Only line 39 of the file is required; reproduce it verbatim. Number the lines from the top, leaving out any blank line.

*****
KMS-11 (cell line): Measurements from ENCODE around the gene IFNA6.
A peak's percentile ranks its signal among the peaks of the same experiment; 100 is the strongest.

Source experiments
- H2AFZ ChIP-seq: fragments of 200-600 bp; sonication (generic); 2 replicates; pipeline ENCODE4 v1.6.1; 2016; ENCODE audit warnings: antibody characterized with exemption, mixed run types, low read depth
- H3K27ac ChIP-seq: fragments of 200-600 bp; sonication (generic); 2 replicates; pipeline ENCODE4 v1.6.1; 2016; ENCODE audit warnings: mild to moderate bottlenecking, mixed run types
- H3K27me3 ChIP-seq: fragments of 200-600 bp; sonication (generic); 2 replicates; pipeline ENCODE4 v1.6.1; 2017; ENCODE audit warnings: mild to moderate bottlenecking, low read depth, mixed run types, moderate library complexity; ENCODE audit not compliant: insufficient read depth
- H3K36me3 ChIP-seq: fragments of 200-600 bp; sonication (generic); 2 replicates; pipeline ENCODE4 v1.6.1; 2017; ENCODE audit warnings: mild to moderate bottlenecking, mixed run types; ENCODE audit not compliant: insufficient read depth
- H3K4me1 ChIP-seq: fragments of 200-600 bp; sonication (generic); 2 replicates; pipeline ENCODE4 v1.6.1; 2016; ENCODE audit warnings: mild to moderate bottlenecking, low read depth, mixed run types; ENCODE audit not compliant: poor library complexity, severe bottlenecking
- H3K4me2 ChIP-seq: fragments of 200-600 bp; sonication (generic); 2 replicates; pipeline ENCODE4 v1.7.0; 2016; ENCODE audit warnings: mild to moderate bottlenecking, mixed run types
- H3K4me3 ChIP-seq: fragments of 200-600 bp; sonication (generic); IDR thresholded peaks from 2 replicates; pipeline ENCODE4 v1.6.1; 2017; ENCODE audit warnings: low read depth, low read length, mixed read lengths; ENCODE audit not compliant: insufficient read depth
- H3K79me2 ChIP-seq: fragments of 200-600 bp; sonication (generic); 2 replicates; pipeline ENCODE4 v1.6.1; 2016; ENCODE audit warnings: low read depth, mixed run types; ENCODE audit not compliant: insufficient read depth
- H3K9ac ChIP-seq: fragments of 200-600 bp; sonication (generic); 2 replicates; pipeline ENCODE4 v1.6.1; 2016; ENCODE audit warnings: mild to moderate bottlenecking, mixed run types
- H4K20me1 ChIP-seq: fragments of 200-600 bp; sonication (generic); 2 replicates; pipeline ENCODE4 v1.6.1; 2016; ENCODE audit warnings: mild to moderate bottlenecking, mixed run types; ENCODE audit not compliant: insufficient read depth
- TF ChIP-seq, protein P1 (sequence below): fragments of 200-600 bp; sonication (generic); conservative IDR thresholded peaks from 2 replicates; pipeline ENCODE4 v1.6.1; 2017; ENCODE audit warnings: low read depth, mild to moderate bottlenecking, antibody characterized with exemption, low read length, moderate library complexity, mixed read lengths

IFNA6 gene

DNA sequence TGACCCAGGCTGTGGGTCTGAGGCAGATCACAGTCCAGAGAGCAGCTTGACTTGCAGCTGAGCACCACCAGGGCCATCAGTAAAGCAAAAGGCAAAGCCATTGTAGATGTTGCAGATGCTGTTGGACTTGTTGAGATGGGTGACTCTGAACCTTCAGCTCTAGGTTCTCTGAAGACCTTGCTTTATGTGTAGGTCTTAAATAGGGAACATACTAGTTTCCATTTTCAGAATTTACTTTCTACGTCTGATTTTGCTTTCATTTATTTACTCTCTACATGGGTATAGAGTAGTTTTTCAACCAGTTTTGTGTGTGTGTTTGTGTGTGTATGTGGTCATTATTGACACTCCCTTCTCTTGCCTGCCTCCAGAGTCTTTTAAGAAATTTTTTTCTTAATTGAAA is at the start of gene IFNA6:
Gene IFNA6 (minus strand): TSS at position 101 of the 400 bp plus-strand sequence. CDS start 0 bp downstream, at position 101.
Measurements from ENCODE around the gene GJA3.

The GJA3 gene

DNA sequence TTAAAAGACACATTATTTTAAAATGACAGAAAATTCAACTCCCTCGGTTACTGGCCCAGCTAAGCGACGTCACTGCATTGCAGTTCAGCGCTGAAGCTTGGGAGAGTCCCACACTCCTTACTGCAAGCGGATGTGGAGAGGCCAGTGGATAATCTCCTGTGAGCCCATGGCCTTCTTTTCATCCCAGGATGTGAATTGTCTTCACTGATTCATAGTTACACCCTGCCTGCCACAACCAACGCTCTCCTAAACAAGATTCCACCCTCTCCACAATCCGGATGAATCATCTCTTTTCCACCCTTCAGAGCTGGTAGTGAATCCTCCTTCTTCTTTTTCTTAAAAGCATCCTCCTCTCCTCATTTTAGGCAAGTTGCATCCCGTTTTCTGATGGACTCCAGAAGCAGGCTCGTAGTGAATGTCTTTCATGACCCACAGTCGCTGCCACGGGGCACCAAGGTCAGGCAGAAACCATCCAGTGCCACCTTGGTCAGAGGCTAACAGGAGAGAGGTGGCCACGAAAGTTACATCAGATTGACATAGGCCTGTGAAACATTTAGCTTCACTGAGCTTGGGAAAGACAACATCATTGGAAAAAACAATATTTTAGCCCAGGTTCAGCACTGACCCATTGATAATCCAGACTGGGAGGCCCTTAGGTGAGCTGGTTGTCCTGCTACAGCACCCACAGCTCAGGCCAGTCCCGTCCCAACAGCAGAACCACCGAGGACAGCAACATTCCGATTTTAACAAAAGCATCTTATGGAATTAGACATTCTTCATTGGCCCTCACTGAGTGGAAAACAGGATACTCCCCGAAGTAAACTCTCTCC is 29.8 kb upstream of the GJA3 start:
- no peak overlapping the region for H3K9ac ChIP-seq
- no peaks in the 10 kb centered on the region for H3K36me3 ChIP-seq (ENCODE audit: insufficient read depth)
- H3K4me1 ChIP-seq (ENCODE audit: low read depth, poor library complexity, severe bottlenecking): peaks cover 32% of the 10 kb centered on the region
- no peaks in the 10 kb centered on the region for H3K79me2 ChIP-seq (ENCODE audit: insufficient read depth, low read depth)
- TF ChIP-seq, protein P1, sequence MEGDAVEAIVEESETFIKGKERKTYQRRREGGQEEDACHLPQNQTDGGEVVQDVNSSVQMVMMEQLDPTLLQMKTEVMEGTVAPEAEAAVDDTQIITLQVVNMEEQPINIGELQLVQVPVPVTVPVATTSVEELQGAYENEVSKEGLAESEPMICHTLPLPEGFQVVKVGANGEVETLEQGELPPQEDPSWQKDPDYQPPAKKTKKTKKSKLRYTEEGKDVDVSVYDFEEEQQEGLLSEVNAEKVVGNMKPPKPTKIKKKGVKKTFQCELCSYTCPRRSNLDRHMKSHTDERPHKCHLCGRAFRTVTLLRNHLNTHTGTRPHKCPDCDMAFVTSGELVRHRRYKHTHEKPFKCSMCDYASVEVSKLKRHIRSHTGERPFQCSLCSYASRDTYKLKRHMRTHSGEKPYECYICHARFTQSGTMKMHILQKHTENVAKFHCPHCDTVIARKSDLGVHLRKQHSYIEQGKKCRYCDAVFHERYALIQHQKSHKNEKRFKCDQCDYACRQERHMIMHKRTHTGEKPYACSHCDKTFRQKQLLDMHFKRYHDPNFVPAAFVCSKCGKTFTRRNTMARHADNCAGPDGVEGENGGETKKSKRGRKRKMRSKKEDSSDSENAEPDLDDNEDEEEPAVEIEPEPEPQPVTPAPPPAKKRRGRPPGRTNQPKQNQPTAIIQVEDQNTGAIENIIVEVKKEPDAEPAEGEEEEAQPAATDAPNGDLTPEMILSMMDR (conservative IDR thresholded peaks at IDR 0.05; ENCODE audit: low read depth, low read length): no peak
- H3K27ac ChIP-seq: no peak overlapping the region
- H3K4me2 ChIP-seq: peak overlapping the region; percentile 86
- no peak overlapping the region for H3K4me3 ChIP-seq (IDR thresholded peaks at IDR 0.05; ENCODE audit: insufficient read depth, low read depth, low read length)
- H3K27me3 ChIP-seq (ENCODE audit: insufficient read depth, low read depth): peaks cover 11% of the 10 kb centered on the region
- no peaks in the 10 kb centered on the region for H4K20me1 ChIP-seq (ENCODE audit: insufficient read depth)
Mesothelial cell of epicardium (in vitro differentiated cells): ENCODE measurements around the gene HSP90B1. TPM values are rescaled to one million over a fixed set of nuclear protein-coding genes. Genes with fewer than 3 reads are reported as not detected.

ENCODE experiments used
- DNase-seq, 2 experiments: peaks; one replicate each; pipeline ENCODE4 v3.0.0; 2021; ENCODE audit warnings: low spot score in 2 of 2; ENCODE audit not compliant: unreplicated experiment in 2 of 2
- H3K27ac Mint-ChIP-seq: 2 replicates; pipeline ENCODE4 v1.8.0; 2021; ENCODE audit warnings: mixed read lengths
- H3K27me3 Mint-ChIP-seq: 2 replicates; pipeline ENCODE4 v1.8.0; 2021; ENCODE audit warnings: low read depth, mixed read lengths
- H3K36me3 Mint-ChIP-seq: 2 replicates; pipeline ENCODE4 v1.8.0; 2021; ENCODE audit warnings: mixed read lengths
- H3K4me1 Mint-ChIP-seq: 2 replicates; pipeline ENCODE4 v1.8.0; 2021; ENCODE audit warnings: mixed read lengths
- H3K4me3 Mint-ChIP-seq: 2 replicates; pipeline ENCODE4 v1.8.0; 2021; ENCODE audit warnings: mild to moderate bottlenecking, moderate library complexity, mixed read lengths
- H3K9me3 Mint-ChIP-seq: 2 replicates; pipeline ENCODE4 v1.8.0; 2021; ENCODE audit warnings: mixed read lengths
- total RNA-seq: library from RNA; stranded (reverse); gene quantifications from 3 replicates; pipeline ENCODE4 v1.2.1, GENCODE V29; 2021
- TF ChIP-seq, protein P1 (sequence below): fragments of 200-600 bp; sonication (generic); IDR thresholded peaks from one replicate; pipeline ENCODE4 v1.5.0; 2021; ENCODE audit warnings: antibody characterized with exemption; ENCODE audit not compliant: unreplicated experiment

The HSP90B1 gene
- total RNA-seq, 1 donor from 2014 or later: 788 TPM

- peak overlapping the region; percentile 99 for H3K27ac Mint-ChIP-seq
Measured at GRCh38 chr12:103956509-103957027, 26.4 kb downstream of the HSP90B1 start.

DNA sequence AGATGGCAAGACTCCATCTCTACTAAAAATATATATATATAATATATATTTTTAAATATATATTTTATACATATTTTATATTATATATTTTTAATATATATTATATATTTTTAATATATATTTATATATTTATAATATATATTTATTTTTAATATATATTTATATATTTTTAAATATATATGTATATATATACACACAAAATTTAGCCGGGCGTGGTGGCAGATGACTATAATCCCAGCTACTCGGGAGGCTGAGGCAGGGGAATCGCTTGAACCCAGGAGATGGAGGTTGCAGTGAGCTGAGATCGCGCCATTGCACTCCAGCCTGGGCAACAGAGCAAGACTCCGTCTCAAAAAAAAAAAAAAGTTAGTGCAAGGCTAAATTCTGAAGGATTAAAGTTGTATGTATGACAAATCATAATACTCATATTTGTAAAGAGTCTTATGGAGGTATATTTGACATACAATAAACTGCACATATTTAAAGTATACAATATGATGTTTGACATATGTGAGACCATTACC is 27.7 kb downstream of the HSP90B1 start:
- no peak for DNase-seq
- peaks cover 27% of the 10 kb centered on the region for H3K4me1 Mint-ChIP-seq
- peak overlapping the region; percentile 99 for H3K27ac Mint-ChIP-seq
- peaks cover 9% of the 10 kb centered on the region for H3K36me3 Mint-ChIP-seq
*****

- H3K9me3 Mint-ChIP-seq: 2 replicates; pipeline ENCODE4 v1.8.0; 2021; ENCODE audit warnings: mixed read lengths